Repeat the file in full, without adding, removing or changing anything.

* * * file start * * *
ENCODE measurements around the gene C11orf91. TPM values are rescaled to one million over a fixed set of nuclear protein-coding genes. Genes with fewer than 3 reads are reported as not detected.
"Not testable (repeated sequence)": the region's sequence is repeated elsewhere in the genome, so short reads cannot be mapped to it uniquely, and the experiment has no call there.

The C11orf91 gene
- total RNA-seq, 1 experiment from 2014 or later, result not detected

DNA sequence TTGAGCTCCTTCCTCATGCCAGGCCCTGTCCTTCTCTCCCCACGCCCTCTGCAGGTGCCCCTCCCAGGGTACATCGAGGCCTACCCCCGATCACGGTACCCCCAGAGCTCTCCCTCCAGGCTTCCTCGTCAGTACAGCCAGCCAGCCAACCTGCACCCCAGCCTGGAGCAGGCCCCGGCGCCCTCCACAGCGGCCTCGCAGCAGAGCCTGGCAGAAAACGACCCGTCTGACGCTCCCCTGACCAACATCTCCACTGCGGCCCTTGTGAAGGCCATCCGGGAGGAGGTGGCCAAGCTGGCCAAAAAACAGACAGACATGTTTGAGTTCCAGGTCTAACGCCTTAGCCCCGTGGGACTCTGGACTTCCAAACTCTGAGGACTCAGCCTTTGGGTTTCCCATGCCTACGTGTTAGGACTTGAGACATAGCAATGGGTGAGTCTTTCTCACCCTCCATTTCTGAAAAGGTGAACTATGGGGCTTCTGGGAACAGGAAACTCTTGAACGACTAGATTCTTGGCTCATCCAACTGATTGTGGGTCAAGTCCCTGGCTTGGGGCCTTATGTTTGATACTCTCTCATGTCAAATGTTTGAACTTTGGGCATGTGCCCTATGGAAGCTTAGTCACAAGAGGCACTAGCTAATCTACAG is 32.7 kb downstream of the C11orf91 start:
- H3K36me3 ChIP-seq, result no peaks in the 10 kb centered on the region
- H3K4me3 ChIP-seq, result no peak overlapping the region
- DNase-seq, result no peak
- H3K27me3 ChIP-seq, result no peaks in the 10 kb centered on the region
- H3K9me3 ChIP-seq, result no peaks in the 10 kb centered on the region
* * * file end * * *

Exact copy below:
ENCODE measurements around the gene C11orf91. TPM values are rescaled to one million over a fixed set of nuclear protein-coding genes. Genes with fewer than 3 reads are reported as not detected.
"Not testable (repeated sequence)": the region's sequence is repeated elsewhere in the genome, so short reads cannot be mapped to it uniquely, and the experiment has no call there.

The C11orf91 gene
- total RNA-seq, 1 experiment from 2014 or later, result not detected

DNA sequence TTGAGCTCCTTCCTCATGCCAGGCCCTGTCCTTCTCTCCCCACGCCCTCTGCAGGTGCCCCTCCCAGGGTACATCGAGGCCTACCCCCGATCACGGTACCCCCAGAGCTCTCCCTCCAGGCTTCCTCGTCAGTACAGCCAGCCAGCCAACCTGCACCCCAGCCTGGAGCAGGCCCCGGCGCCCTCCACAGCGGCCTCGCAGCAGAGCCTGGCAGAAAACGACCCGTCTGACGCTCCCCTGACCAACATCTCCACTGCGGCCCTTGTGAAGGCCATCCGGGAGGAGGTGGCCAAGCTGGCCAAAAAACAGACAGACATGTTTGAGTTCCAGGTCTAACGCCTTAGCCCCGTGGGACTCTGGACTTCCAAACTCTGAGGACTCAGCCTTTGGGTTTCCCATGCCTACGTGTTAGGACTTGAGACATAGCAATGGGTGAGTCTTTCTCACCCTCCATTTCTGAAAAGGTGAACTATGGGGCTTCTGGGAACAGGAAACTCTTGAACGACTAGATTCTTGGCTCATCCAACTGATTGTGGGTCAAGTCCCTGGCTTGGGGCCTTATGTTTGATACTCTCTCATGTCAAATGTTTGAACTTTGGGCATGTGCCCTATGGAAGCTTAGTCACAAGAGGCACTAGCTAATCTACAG is 32.7 kb downstream of the C11orf91 start:
- H3K36me3 ChIP-seq, result no peaks in the 10 kb centered on the region
- H3K4me3 ChIP-seq, result no peak overlapping the region
- DNase-seq, result no peak
- H3K27me3 ChIP-seq, result no peaks in the 10 kb centered on the region
- H3K9me3 ChIP-seq, result no peaks in the 10 kb centered on the region